(Dion Ogust)

They say the best preservation jobs are invisible. You can’t tell they happened afterwards; everything just seems to have been heightened, magically. There’s a new glow to all that’s remembered, a freshness of vision. A renewed sense of permanence.

Years from now, many will be able to use the just-completing work at the Maverick Concert Hall in West Hurley as a textbook example of all that can go right when historic preservation and maintenance work is done spot-on right. You see the place now and one can hardly tell anything’s been done on it over the last year, or that the work entailed expenses of nearly $1 million in federal, private, and state arts funding grants and donations.

“I think it’s been a wonderful effort,” said noted architectural historian Neil Larson, who served as owners’ rep on the project. “When we entered into this, trying to ensure that the north window wall would be preserved, our main interest was to put it all back together as it had never been taken apart. As it turned out, everyone used such a very soft touch on the work at hand that now we’ll have to put together a slide show to show that there was actually work done there.”

What’s now almost done came into view four years ago. In 2008, now-retiring U.S. Congressman Maurice Hinchey helped secure a $448,000 Save America’s Treasures matching grant from the federal government towards stabilization work at the historic Maverick Concert Hall, hand-built by festival and colony founder Hervey White and his friends and followers. Later, the New York State Council for the Arts gave Maverick Concerts one of two fully-funded $50,000 grants for preservation work.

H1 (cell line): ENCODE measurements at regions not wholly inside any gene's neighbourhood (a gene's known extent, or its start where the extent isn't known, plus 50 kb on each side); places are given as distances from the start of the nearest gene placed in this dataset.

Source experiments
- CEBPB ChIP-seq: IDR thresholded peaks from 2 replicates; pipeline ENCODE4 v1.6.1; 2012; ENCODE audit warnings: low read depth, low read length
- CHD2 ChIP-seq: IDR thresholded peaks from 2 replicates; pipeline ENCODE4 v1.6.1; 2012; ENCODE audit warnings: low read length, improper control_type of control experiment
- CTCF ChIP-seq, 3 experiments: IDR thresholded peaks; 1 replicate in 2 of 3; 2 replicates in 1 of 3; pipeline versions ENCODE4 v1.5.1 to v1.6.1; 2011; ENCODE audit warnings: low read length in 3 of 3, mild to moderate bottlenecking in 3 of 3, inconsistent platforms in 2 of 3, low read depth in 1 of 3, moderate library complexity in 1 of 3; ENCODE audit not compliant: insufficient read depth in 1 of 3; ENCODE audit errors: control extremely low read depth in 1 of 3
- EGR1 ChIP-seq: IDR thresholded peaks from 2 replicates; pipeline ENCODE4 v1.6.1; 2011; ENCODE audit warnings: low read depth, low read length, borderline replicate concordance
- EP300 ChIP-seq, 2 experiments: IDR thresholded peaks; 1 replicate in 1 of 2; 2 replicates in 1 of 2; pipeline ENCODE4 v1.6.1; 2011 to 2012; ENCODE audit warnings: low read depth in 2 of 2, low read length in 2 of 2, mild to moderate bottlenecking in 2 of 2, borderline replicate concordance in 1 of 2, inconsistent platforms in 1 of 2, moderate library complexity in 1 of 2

At first, according to former Maverick board chair Susan Rizwani, the main problem in view was that iconoclastic window wall, which was starting to shake, lose caulking, and drop window panes. It was realized there were foundation problems in the rough-built hall, constructed directly on the ground. The idea was to keep things lasting another 100 years, to match the length of time since White and crew first built their hall in 1916.

Once work started on drainage issues around the hall, however, it was discovered that the sills upon which it all stood were badly damaged by rot, over time.

“It was more than we had anticipated,” Rizwani said. “All those years of the hall sitting directly on earth had an effect.”

What resulted was a compete reconstruction job, following the elemental drainage and foundation work needed beneath the structure. Eventually, all the windows and siding planks were taken off the concert hall, numbered and labeled, and eventually put back, using original nail holes.

“It was incredible the care everyone took,” Rizwani continued, noting the contributions of architect Stephen Tilley of Croton, building contractors Ren and Elaine Tate of Tate Construction in Red Hook, and drainage and sill specialist Mark Peritz of The Joy of Building, right here in Woodstock, as well as all their local crews. “The end result looks just slightly more beautiful than what was there before.”

Timing, of course, was of the essence…the new steel reinforcement beam beneath the structure, along with all the original glass from the north window wall, had to be in place by now…because the concerts are set to start by late June. Which leaves only so much time for the natural world to re-surround and embrace its friend of 96 years now, this grand, quirky structure.

“Everyone’s been very pleased by this project,” said Larson, noting the contributions of Building Committee chairperson Sandy Siegel in the process (Siegel was unavailable for comment at the time of this story).

“We hope this will be appreciated,” added Rizwani.

Which we suspect it will be…especially given the double punch of welcome surprises included in this summer’s as-always grand schedule, available now online at www.maverickconcerts.org.++